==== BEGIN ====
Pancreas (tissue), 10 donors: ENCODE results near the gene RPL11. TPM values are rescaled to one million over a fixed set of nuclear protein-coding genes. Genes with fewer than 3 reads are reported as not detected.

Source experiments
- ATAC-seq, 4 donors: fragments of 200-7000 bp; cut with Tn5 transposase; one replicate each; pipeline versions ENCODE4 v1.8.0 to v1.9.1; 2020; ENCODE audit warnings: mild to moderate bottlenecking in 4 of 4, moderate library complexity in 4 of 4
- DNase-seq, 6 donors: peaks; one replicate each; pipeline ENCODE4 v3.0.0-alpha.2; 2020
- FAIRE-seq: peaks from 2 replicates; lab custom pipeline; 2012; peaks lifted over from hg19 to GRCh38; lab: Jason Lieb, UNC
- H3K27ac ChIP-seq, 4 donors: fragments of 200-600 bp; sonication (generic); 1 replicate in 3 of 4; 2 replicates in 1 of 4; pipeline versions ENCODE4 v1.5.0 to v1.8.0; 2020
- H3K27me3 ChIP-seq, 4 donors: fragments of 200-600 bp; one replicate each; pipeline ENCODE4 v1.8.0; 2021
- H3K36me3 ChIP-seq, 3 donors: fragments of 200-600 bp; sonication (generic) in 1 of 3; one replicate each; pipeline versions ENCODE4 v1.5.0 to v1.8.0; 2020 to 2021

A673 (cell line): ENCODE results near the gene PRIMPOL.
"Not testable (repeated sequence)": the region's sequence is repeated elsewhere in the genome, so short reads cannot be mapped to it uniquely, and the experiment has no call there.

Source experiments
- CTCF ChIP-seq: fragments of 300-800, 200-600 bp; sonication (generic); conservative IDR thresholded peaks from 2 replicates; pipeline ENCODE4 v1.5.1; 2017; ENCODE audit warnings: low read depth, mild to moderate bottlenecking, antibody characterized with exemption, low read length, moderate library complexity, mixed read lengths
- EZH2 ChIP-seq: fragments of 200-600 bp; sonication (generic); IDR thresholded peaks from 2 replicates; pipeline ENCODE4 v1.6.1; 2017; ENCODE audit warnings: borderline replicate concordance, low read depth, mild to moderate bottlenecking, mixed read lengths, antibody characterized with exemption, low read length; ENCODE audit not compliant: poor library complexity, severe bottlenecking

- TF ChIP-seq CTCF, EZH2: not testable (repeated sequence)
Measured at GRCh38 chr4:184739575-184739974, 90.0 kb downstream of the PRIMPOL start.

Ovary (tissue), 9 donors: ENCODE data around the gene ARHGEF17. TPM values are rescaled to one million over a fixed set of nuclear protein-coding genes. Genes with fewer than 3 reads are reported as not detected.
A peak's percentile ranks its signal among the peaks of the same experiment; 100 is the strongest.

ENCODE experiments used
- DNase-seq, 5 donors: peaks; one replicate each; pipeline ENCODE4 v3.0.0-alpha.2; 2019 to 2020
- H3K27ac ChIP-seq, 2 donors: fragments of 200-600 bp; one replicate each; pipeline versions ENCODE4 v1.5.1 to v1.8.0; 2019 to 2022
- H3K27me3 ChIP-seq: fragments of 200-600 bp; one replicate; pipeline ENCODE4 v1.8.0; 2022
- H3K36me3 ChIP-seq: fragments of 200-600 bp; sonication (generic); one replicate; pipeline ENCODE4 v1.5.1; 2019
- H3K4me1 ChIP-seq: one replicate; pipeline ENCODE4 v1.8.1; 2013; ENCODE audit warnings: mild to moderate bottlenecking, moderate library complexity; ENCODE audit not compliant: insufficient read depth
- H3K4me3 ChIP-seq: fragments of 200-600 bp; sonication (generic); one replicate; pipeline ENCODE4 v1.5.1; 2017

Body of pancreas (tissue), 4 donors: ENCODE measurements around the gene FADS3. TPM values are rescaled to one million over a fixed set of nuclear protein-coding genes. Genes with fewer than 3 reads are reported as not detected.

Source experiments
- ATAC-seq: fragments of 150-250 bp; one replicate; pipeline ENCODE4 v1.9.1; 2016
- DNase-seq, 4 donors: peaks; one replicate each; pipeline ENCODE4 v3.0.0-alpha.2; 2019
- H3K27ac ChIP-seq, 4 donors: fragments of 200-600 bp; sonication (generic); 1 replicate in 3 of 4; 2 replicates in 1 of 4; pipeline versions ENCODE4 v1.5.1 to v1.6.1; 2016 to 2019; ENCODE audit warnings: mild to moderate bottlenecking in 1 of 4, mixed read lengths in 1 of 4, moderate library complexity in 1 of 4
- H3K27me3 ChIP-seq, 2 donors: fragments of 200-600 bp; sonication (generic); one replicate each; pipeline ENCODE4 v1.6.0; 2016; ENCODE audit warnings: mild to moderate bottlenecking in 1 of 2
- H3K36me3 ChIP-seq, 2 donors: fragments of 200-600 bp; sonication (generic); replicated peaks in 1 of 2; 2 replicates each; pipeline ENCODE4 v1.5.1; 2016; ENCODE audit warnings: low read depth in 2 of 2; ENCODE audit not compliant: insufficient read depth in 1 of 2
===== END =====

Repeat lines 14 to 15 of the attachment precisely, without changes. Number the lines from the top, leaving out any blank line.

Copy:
- TF ChIP-seq CTCF, EZH2: not testable (repeated sequence)
Measured at GRCh38 chr4:184739575-184739974, 90.0 kb downstream of the PRIMPOL start.